“Women’s empowerment is building the ability and skills of women to understand those actions and issues in the external environment which influence them and also to give them a voice,” said Jere.

She observed that ICTs transcend usual barriers such as time, distance, language and censorship. She explained that when used in convergence, ICTs allow hitherto left out communities to participate in economic, social and political spheres. ICT not only Internet but other tools used individually or in convergence can help in e-learning.

Convergence technologies include community radios, Internet radio, local area net-works, tele-centres, information kiosks and mobile phones can help in the delivery of e-learning to men and women. It also catalyses the process of change and reduce imbalances in knowledge distribution between rich and poor, educated and uneducated, rural and urban, and men and women.

Jere noted that ICTs have made it possible for women to control their own learning and thus e-learning can even help in implementing goal number three of the MDG which talks about promotion of gender equality and empowerment of women. It has often been said that educating women would mean educating the whole nation as at now many women are still illiterate in Africa.

E-learning would also help women to overcome barriers such as multiple roles by learning in their own homes at their own time and that it has created wider options and choices for women to learn. It was also important to note that e-learning programmes take into account specific needs of women.

In any development of an ICT training program, the peculiar situation of women takes should be taken into account. Africa needs to also focus on cheaper technologies that women can afford, so investment in ICT and rural development is crucial.

It is important that every African government create an atmosphere which will ensure active participation of women in ICT decision-making processes at all levels. Looking at policy issues it should be clear that women must not only be considered in the ICT agenda, they must be actively involved in setting that agenda.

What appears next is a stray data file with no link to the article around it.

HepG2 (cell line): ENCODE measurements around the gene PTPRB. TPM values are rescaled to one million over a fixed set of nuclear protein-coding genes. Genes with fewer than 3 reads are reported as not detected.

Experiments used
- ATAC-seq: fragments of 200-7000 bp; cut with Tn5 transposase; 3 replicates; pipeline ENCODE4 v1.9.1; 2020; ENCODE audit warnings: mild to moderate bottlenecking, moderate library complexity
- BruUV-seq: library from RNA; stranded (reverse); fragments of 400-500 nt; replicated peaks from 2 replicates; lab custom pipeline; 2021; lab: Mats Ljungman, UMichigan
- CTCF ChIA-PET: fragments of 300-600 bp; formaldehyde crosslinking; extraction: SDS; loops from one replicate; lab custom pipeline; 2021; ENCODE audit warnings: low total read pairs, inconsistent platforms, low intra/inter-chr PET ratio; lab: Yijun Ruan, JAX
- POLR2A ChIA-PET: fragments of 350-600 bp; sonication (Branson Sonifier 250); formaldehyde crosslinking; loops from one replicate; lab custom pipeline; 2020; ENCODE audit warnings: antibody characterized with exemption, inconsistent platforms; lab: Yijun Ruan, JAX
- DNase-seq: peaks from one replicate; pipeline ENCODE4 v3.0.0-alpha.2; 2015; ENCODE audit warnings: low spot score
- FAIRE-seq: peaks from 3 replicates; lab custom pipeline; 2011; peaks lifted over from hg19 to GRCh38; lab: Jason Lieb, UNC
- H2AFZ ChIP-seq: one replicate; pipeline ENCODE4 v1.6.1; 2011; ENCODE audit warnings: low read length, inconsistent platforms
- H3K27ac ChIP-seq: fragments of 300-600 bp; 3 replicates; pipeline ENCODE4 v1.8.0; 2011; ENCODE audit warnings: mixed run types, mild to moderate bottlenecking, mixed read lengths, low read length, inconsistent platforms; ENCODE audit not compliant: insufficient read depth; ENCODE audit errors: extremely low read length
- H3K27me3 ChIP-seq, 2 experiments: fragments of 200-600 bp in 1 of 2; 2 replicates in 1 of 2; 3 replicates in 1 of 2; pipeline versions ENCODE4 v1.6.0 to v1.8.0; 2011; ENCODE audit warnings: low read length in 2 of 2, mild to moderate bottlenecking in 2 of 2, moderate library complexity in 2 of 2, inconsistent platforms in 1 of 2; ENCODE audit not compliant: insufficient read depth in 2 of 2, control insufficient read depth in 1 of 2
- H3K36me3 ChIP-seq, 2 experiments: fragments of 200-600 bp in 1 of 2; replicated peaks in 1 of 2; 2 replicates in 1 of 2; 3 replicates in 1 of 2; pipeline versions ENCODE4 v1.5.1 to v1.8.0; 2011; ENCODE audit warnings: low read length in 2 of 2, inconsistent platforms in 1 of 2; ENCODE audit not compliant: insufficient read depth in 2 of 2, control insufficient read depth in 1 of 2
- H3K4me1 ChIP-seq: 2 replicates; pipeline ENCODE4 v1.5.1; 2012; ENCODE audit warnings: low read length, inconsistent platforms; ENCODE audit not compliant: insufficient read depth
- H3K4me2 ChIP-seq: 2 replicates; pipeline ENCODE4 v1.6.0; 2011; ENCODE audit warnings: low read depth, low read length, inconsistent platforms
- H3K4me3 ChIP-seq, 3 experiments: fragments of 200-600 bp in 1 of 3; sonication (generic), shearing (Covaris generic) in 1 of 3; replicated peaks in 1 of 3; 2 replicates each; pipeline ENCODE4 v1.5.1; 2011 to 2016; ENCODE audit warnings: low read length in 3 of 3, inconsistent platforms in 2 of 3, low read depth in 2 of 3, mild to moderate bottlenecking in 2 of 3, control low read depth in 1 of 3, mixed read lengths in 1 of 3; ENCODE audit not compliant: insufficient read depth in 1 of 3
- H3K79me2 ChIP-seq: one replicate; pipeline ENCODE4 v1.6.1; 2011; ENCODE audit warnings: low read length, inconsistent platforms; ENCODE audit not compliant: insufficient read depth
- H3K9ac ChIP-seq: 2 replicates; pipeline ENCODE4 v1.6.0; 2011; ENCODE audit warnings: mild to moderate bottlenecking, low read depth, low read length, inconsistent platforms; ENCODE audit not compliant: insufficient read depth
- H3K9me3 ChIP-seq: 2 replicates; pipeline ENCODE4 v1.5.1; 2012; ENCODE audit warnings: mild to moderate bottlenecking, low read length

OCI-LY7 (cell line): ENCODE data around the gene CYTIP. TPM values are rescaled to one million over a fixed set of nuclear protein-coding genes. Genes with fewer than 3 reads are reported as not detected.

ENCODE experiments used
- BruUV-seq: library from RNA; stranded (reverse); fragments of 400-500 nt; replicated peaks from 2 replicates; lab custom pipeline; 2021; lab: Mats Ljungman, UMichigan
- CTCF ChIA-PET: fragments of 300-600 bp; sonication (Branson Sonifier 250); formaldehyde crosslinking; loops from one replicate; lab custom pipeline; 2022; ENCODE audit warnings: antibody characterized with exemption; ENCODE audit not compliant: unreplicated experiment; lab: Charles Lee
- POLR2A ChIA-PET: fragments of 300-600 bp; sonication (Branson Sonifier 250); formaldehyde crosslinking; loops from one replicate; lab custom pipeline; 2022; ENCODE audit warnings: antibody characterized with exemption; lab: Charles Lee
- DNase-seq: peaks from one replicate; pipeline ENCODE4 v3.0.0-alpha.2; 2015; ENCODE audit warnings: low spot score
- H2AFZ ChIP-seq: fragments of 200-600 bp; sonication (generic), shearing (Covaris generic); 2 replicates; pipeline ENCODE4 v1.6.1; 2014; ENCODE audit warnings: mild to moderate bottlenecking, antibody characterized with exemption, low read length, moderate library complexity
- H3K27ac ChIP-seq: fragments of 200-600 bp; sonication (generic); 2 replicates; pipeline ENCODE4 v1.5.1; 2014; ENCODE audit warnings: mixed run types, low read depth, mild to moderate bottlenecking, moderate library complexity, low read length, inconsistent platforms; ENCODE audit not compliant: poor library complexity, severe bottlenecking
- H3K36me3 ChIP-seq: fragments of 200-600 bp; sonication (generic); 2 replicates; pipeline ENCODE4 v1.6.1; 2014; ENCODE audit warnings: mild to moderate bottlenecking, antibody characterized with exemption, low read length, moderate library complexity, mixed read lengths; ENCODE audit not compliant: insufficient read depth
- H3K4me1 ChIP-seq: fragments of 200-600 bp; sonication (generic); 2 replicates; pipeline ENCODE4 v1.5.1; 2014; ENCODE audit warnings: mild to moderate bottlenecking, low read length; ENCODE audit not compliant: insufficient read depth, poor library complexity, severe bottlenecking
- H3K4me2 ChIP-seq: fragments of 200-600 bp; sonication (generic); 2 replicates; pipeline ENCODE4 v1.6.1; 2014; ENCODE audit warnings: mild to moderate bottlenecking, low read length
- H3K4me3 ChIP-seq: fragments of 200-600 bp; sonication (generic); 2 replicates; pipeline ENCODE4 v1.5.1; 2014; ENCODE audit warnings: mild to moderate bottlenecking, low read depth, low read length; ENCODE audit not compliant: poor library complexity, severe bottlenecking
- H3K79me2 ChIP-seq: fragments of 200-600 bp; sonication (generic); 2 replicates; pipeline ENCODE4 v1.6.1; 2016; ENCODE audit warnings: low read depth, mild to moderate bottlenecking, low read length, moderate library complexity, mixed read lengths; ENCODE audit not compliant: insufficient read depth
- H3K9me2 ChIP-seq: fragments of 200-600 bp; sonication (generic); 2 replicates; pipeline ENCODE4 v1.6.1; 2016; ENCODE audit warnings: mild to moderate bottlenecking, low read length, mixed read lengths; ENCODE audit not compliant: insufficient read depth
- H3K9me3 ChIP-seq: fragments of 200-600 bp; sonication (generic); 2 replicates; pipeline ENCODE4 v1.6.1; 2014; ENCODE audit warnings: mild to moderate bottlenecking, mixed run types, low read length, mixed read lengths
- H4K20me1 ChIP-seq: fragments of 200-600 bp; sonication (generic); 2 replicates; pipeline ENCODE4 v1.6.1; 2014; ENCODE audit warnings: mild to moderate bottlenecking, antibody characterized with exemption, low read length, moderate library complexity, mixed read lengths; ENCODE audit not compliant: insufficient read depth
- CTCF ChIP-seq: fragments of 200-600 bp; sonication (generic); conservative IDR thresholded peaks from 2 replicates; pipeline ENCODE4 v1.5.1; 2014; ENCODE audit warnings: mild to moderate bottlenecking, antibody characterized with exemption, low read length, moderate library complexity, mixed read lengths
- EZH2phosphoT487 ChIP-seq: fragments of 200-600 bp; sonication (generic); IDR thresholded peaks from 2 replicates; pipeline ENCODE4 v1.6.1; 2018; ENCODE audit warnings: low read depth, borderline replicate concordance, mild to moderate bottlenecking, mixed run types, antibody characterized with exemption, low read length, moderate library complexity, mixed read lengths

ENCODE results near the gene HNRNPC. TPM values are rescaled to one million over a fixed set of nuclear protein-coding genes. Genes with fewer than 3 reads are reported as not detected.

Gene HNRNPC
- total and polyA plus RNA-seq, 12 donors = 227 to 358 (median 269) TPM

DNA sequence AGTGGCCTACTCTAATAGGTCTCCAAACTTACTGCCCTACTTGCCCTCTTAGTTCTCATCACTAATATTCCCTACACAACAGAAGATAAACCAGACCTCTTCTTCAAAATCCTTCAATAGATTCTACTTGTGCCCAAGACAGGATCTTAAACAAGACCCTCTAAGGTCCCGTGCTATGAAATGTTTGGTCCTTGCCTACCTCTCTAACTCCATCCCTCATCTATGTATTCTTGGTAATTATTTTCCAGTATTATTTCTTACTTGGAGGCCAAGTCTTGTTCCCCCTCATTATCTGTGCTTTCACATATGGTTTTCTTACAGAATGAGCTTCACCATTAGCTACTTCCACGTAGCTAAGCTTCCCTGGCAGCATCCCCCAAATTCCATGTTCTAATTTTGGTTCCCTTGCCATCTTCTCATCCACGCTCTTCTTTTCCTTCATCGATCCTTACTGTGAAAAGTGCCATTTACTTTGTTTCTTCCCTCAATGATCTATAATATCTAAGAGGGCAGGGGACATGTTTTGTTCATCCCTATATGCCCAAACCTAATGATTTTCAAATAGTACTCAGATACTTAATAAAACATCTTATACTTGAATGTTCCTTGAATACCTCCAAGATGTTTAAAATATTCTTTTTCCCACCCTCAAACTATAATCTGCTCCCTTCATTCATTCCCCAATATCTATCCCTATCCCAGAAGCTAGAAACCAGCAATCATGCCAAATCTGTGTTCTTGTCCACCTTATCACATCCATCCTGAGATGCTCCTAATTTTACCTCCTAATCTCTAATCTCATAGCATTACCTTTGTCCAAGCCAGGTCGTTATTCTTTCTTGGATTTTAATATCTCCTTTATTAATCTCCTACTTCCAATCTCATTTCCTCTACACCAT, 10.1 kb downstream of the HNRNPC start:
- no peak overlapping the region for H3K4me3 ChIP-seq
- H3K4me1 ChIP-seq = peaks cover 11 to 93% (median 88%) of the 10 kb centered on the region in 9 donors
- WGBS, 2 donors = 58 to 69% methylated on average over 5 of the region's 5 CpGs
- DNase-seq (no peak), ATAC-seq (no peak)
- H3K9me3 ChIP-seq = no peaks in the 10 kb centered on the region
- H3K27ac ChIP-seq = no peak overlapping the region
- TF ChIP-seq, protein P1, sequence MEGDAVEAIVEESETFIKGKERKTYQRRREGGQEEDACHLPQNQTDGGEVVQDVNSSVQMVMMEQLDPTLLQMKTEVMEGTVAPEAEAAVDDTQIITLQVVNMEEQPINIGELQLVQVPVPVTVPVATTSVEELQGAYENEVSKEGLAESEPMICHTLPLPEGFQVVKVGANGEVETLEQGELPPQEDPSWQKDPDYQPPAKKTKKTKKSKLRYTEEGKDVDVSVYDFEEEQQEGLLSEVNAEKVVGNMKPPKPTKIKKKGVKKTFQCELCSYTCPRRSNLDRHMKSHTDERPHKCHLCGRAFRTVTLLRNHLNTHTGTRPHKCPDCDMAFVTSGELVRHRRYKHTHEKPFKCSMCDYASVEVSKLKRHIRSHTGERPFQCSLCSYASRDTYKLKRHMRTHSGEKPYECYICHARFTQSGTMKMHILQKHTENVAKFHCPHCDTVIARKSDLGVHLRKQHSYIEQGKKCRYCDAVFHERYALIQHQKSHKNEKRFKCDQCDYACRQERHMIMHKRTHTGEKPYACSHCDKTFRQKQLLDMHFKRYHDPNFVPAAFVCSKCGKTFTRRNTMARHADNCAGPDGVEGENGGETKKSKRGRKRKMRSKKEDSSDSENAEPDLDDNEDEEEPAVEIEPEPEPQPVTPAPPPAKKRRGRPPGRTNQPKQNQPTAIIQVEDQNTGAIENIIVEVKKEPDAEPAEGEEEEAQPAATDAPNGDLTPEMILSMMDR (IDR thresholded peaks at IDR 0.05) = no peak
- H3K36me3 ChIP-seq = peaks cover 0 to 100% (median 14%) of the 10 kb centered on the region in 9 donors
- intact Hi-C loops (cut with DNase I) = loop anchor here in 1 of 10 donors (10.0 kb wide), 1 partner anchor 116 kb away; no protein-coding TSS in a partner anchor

There have been so many pilot projects in Africa which need up scaling and replication so that many women can take part in the information society. All stakeholders must include a gender perspective throughout the process of planning, implementing, monitoring and evaluating ICT initiatives, especially ones that seek to address empowerment of women as ICTs is a cross cutting issue.

It should however be noted that in the same way ICTS open up opportunities for women, if poorly planned they have the potential to marginalise women even further. There must be therefore a multi-stakeholder approach that includes partnerships between government, private sector, civil society and donors for effectiveness.

It is important African women embrace ICTs as they offer women the opportunity to be entrepreneurs globally both in rural and urban areas. This includes mobile phone services to tele-centre management as well as e-commerce. There are also eemployment opportunities which have now opened in companies that employ women across borders to work using the internet.

Forum for African Women Educationalists of Zambia (FAWEZA) Rose Banda said e-learning would bridge the gap of shortage of Teachers and Lectures in Zambia’s institutions of learning.

“There are teachers and lecturers shortages in all levels of education. The shortages, especially in rural schools are a glance reality. In some instance, the situation is such that one teacher single-handily attends to several grades which over burdens the teacher and therefore affecting his output and productivity,” said Rose.

It was clear that the result of this needs a new approach to provide education. Rose said her concern was on equitable participation of females in all spheres and levels of national development which includes ensuring that girls and women acquire education for development.